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Have BJP supporters understood Modi's G-7 message?

June 16, 2021 12:00 IST
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'Given this dissonance between India's age-old multicultural tenets and the anti-minority temper of the present times, it cannot be easy for the BJP to maintain its balancing act to convince the world that all is well,' observes Amulya Ganguli.

IMAGE: Prime Minister Narendra Damodardas Modi participates in the first Outreach Session at the G7 Summit, June 13, 2021. Photograph: Press Information Bureau

Even as India joined the G-7 nations to extol freedom of expression with the prime minister underlining the 'vibrancy and diversity' of Indian society, the culinary distinctiveness in an exotic region of the sub-continent was arbitrarily suppressed by an administrator of Lakshadweep who has a BJP background.

His crackdown on non-vegetarian meals in schools along with a ban on beef consumption in the archipelago denoted scant regard for the dietary preferences of the locals.

Instead, the obvious attempt is to bring the eating habits of the people in line with the BJP's own fetishes about food.

If the Lakshadweep administrator's diktats on diet appear to be authoritarian -- another trait of governance which has been criticised at the G-7 conclave -- the Delhi high court's observation about the government's 'anxiety to suppress dissent' hasn't shown the denizens of the corridors of power in India in a favourable light.

The court made the comment while granting bail to three activists who had been held under the draconian Unlawful Activities Prevention Act, which, the court said, should not be 'casually applied'.

It is not only the UAPA which has been used by the police in a wrongful way, the uniformed personnel have also liberally made use of the colonial-era sedition laws to put pesky opponents of the government behind bars.

Although the Supreme Court has frowned on the officials merrily accusing critics of sedition, that hasn't prevented the Lakshadweep administration from using the same law against a film-maker for what it deemed offensive remarks.

The BJP's expertise in the art of a tightrope walk between the opposing viewpoints of the extremists and moderates in its ranks has long been known.

It is for this reason that the moderate Atal Bihari Vajpayee was called a 'mukhota' (mask) by a saffron apparatchik to denote how his beguiling manner and captivating oratory hid the party's real face.

Since the BJP's assumption of power in 2014, it has been less intent on camouflaging what the party stands for.

In fact, it may have come to believe that a brazen display of its real self is appreciated not only by its supporters, but also by others on the fringe who are impressed by the proud exhibition of the party's machismo, especially when directed against the minorities.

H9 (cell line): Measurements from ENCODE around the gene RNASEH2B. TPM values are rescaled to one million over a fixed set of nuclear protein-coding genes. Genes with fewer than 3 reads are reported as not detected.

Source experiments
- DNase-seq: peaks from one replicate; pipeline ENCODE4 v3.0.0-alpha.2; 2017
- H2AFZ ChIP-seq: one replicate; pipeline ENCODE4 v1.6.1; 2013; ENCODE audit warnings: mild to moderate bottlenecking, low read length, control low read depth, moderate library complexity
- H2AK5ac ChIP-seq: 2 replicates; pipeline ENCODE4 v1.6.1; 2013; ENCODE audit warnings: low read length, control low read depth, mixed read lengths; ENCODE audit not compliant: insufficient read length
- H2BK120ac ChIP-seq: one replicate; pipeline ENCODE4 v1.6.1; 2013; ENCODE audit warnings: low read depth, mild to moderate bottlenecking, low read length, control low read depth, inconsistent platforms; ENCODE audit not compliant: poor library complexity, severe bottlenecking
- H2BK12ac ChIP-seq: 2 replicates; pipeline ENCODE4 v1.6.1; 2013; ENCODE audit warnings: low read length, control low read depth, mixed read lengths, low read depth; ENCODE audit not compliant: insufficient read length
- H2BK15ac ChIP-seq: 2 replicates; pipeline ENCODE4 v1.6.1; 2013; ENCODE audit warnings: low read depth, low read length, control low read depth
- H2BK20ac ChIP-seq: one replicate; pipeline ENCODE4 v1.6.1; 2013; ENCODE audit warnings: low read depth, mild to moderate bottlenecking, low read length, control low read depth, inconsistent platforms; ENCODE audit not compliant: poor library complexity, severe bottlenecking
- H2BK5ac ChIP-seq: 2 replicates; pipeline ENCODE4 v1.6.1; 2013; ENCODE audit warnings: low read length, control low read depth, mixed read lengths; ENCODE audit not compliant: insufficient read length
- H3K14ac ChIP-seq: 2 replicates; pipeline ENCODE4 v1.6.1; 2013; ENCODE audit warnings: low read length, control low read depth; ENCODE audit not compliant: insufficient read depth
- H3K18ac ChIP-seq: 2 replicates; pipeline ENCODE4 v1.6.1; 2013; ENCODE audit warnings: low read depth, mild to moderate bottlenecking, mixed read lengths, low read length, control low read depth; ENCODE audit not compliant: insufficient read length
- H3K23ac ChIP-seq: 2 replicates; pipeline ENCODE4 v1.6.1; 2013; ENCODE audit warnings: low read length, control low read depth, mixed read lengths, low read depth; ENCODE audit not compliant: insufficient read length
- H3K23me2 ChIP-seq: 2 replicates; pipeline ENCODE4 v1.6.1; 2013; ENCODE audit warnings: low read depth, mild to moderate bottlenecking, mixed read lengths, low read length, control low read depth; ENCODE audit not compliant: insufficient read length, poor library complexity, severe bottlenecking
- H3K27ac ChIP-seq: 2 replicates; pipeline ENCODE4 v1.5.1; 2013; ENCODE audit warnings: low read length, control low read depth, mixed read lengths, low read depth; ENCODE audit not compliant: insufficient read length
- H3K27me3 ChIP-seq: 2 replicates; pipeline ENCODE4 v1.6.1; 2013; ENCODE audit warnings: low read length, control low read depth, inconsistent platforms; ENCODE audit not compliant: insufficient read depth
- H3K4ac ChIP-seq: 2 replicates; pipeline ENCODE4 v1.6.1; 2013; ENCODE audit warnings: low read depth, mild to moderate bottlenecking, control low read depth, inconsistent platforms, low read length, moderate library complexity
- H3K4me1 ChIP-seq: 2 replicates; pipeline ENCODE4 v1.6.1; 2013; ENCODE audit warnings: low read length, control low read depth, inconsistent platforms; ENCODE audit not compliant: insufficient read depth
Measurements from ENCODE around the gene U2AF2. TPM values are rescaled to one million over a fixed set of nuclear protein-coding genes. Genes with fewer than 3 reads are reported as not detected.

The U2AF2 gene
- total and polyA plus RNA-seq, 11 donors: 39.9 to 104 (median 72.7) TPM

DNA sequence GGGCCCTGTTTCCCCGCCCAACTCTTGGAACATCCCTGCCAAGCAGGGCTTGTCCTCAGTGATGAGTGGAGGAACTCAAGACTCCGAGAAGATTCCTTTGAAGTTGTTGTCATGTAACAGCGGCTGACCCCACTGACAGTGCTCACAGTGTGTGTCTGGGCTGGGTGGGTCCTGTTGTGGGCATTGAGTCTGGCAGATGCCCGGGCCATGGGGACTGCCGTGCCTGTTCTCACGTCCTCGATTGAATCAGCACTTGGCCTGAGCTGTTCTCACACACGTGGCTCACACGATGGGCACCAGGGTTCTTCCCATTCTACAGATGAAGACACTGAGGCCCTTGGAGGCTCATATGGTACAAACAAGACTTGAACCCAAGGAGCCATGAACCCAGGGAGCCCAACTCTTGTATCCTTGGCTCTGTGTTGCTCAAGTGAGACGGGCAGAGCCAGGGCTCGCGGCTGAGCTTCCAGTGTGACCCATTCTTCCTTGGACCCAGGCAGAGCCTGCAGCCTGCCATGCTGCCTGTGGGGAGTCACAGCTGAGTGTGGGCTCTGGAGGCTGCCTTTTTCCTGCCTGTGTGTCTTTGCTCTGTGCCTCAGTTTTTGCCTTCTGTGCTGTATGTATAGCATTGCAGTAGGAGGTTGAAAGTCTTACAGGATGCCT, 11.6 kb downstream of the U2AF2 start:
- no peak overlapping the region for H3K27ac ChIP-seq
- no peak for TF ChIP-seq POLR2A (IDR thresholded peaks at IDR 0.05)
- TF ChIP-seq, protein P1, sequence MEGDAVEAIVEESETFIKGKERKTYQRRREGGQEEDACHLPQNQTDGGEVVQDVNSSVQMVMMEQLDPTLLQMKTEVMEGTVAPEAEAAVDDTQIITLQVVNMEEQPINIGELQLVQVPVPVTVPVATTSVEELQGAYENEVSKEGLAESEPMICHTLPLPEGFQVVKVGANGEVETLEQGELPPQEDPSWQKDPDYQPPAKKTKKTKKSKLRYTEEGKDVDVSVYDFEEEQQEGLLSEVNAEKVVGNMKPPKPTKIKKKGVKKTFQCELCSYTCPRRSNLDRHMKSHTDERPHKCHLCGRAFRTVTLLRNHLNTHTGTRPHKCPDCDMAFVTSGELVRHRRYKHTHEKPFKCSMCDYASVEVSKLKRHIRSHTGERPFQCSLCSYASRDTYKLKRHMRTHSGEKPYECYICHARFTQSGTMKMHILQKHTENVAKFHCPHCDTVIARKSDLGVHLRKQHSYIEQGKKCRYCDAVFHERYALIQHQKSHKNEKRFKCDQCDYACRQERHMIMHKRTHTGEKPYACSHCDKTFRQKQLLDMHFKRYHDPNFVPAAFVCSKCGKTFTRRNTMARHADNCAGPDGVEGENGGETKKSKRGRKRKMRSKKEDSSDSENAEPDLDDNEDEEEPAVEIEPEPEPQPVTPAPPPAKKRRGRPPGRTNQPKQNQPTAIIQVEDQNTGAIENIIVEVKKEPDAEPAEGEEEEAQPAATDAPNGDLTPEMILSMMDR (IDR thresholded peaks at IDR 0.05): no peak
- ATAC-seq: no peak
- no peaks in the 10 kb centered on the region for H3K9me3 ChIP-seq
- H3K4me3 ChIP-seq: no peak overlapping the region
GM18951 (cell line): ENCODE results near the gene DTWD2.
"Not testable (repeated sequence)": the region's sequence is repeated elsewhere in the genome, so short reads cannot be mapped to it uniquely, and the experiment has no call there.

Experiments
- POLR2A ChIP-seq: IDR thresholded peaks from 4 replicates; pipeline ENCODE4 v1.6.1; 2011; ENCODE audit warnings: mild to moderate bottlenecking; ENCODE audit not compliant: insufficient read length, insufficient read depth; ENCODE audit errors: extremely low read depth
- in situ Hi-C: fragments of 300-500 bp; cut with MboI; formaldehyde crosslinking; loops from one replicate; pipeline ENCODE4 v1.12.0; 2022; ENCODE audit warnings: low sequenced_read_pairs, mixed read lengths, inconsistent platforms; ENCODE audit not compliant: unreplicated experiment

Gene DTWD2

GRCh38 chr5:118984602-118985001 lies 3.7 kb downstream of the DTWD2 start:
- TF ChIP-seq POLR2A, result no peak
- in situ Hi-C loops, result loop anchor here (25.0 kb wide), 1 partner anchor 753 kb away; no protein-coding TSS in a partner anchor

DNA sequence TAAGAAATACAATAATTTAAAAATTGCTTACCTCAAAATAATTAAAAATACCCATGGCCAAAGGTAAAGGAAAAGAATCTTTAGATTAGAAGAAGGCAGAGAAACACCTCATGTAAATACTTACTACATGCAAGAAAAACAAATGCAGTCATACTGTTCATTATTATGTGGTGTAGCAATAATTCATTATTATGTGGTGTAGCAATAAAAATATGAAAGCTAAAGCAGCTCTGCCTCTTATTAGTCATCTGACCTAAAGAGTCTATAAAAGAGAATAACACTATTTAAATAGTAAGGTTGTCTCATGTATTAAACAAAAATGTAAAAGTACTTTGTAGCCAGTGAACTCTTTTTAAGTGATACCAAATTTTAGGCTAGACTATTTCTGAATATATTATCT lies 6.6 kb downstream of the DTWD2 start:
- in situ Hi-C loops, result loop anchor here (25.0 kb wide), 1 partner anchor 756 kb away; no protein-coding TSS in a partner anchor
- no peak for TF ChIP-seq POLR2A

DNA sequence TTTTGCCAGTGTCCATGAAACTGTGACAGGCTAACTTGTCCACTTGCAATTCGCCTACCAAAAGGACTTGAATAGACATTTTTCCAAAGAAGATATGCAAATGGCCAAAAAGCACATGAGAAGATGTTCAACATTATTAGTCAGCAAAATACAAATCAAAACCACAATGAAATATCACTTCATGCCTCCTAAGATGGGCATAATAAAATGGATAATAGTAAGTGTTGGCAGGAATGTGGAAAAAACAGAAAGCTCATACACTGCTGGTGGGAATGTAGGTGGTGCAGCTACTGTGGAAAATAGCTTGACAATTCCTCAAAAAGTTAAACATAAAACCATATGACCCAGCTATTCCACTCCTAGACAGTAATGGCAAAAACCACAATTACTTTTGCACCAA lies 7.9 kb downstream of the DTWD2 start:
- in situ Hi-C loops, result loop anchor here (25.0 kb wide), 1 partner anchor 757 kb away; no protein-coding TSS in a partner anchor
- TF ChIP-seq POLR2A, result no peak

The BJP is also apparently convinced that the linkage of this bravado with Hindutva galvanises the rank and file and burnishes the party's image as the nation's saviour.

While a hint of the 'mask' of Vajpayee's time is still discernible in the sabka saath, sabka vikas, sabka vishwas message which is intended to convey the party's desire to carry everyone along with it, the cadres seem to have little time for such sophistry.

Hence, a BJP legislator's castigation of Jawaharlal Nehru's pluralism coming in the way of India becoming a Hindu rashtra at the time of partition.

Hence, also, the peremptory arrest of a Muslim in Kashmir for objecting to the presence of an official from outside the Union Territory at a meeting called by the lieutenant governor.

It is obvious that none of these acts is in keeping with India's 'civilizational ethos' which the prime minister stressed at the G-7 meeting.

Given this dissonance between India's age-old multicultural tenets and the anti-minority temper of the present times, it cannot be easy for the BJP to maintain its balancing act to convince the world that all is well.

Only a few weeks ago, the BJP used to be dismissive of those abroad who noticed the gulf between what India professed and what it practised.

The country's disdainful attitude was exemplified by External Affairs Minister Subrahmanyam Jaishankar's snooty reference to critics as the 'self-appointed custodians of the world who cannot stomach that somebody in India is not looking for their approval'.

This was before the second wave of the pandemic took some of the sheen of India's standing.

Now, the need for sobriety is all the greater.

But it is unlikely that the BJP's supporters at the lower levels realise the value of restraint and the meaning of India's 'civilizational ethos', especially when it emphasises the secular concept of the 'idea' of India which they have always trashed.

Amulya Ganguli is a writer on current affairs.

Feature Presentation: Aslam Hunani/

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